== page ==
Representation of Sound Categories in Auditory Cortical Maps Functional magnetic resonance imaging (fMRI) was used to investigate the representation of sound categories in human auditory cortex. Experiment 1 investigated the representation of prototypical (good) and nonprototypical (bad) examples of a vowel sound. Listening to prototypical examples of a vowel resulted in less auditory cortical activation than did listening ... Research Article
Research Article  |   February 01, 2004
Representation of Sound Categories in Auditory Cortical Maps
 
Author Affiliations & Notes
  • Frank H. Guenther
    Boston University and Massachusetts Institute of Technology, Cambridge
  • Alfonso Nieto-Castanon
    Boston University
  • Satrajit S. Ghosh
    Boston University
  • Jason A. Tourville
    Boston University and Center for Morphometric Analysis, Massachusetts General Hospital, Charlestown
  • Contact author: Frank Guenther, PhD, Department of Cognitive and Neural Systems, Boston University, 677 Beacon Street, Boston, MA 02115. e-mail: guenther@cns.bu.edu
Article Information
Hearing & Speech Perception / Acoustics / Healthcare Settings / International & Global / Attention, Memory & Executive Functions / Speech, Voice & Prosody / Speech / Research Articles
Research Article   |   February 01, 2004
Representation of Sound Categories in Auditory Cortical Maps
Journal of Speech, Language, and Hearing Research, February 2004, Vol. 47, 46-57. doi:10.1044/1092-4388(2004/005)
History: Received December 9, 2002 , Accepted June 4, 2003
 
Journal of Speech, Language, and Hearing Research, February 2004, Vol. 47, 46-57. doi:10.1044/1092-4388(2004/005)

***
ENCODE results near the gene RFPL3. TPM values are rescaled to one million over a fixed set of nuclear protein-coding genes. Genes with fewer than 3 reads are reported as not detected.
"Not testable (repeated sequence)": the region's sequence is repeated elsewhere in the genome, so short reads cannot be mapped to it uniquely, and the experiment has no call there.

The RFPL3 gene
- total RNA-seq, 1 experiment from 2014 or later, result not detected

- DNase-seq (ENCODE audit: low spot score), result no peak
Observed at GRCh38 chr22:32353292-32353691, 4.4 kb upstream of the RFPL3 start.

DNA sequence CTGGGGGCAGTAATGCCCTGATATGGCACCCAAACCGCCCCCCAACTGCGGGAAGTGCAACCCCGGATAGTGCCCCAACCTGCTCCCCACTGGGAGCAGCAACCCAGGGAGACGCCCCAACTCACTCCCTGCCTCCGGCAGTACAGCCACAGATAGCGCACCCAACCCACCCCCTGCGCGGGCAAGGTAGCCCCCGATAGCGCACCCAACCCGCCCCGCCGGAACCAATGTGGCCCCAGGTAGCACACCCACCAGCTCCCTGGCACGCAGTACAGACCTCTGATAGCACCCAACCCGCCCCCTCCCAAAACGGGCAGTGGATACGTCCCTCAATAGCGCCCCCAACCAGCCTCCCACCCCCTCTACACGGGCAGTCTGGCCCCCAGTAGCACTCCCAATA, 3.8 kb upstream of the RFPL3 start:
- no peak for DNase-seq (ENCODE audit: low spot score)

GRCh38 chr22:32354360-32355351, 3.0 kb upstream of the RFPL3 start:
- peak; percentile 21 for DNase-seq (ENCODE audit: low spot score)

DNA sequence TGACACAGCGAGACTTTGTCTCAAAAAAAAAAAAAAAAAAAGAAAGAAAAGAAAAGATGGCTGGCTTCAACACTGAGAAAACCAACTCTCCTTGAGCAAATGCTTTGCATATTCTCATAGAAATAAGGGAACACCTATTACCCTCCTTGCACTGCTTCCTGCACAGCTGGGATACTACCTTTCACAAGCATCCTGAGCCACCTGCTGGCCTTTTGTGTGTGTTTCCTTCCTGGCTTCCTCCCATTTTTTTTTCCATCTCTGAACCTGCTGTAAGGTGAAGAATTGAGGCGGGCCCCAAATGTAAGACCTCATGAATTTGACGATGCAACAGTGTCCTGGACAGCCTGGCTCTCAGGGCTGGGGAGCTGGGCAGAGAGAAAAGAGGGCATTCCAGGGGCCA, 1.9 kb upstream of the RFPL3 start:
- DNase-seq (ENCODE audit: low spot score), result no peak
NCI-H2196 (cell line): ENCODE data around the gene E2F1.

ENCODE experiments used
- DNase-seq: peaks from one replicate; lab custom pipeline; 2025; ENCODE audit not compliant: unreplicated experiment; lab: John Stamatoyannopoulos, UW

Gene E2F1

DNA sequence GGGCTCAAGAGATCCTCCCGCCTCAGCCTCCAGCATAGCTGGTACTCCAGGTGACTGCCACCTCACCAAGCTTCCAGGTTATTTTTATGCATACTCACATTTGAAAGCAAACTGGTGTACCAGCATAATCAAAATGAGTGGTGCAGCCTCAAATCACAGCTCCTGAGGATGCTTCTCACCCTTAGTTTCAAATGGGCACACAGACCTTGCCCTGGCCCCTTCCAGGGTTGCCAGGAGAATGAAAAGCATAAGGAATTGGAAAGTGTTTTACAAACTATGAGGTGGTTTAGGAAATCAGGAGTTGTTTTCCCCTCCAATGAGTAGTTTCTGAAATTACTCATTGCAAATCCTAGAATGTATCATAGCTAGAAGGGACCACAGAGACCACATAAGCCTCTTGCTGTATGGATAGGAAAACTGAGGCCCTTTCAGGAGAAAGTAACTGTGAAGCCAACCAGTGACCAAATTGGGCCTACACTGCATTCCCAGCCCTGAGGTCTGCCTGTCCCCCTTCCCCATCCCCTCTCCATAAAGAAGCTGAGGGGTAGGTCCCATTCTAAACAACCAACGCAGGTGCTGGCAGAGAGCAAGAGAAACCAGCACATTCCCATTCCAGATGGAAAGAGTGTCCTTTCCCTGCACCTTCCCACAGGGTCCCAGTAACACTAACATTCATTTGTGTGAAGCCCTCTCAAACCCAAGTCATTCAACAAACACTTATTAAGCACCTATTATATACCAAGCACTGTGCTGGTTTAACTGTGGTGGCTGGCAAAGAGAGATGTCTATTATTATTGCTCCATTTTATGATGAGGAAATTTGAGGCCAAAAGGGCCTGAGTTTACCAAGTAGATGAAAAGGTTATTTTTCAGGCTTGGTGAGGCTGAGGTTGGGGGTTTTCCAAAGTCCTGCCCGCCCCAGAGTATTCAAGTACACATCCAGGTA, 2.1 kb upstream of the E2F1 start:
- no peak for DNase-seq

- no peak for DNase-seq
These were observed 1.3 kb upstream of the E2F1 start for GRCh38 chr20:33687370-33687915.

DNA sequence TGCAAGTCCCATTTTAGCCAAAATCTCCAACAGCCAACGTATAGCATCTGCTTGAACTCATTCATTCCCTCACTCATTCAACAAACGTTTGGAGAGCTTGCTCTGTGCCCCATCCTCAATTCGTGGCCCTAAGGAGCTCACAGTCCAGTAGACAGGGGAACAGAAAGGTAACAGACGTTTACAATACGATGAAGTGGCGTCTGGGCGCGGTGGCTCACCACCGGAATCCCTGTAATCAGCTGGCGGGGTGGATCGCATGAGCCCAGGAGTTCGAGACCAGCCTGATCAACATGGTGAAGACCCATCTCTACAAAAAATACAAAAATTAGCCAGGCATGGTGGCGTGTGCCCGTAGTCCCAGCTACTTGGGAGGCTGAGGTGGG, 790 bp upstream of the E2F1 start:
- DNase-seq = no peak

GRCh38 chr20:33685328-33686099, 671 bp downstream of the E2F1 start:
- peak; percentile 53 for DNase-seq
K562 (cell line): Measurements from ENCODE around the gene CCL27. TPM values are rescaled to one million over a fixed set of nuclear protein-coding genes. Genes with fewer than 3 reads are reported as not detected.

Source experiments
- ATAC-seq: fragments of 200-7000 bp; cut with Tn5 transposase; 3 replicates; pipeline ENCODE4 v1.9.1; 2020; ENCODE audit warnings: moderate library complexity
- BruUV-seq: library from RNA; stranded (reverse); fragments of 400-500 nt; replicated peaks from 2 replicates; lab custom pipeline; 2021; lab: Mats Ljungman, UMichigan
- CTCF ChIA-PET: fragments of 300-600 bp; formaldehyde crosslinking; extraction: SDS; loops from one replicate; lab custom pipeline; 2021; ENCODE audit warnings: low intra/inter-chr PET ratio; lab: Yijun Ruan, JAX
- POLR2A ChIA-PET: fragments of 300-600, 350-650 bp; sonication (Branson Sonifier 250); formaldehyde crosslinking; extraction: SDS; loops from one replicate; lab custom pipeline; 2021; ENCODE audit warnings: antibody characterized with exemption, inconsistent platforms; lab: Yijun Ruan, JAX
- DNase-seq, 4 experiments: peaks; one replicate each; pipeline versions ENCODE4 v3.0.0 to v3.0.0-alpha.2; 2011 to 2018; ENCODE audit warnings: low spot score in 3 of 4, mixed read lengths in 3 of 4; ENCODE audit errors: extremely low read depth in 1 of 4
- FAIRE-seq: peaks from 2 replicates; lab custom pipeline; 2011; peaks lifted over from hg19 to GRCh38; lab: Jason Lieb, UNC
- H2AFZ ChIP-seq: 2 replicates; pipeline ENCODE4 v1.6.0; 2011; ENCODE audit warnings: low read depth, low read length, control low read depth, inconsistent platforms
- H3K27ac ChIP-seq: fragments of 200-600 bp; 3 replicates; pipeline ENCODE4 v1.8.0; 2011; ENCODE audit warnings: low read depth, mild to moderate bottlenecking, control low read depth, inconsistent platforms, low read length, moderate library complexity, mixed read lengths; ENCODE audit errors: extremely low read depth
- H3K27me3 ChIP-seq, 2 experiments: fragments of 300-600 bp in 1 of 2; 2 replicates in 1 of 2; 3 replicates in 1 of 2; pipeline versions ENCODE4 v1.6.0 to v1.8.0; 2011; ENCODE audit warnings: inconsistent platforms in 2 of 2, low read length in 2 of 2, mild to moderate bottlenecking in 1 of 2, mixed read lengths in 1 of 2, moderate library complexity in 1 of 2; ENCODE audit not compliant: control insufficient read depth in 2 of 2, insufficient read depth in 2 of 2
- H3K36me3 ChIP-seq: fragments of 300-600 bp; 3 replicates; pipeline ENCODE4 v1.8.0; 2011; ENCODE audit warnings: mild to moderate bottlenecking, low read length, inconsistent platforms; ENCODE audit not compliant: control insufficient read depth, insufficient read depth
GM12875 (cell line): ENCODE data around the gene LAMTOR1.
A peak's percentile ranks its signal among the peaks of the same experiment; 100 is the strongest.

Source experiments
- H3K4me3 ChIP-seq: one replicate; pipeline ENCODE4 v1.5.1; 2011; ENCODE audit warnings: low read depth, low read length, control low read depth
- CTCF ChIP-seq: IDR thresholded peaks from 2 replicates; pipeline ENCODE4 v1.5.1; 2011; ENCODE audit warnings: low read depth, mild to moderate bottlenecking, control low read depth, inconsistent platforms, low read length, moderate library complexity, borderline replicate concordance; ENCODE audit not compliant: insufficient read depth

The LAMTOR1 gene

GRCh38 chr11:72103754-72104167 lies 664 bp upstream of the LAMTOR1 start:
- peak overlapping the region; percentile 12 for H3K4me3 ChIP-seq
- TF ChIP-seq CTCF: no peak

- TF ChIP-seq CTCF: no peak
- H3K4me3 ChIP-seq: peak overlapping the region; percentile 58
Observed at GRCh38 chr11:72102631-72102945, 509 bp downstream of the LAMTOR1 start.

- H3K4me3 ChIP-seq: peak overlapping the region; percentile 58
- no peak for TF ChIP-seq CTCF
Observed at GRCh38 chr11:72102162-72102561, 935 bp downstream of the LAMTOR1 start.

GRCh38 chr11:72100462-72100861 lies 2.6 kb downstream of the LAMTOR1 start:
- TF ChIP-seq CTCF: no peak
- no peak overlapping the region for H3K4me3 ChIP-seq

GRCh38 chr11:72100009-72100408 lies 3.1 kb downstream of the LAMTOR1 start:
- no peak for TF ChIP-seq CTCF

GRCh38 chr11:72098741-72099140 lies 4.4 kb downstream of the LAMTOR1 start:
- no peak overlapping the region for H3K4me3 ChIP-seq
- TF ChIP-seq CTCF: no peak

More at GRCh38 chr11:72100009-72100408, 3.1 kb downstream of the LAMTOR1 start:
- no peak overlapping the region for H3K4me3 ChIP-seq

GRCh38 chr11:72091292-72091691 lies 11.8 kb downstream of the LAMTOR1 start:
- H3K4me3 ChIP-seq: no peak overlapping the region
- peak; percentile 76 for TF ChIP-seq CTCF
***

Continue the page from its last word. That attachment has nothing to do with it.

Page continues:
History: Received December 9, 2002; Accepted June 4, 2003
Web of Science® Times Cited: 68

Functional magnetic resonance imaging (fMRI) was used to investigate the representation of sound categories in human auditory cortex. Experiment 1 investigated the representation of prototypical (good) and nonprototypical (bad) examples of a vowel sound. Listening to prototypical examples of a vowel resulted in less auditory cortical activation than did listening to nonprototypical examples. Experiments 2 and 3 investigated the effects of categorization training and discrimination training with novel nonspeech sounds on auditory cortical representations. The 2 training tasks were shown to have opposite effects on the auditory cortical representation of sounds experienced during training: Discrimination training led to an increase in the amount of activation caused by the training stimuli, whereas categorization training led to decreased activation. These results indicate that the brain efficiently shifts neural resources away from regions of acoustic space where discrimination between sounds is not behaviorally important (e.g., near the center of a sound category) and toward regions where accurate discrimination is needed. The results also provide a straightforward neural account of learned aspects of perceptual distortion near sound categories: Sounds from the center of a category are more difficult to discriminate from each other than sounds near category boundaries because they are represented by fewer cells in the auditory cortical areas.

Acknowledgments
We thank Julie Goodman, Jennifer Holmes, Fatima Husain, Bruce Rosen, David Kennedy, Andrew Worth, and Mark Shiffer for their assistance. We also thank the Massachusetts General Hospital NMR Center for the use of their facilities. This research was supported by National Institute on Deafness and Other Communication Disorders Grant R01 DC02852 (F. Guenther, Principal Investigator).
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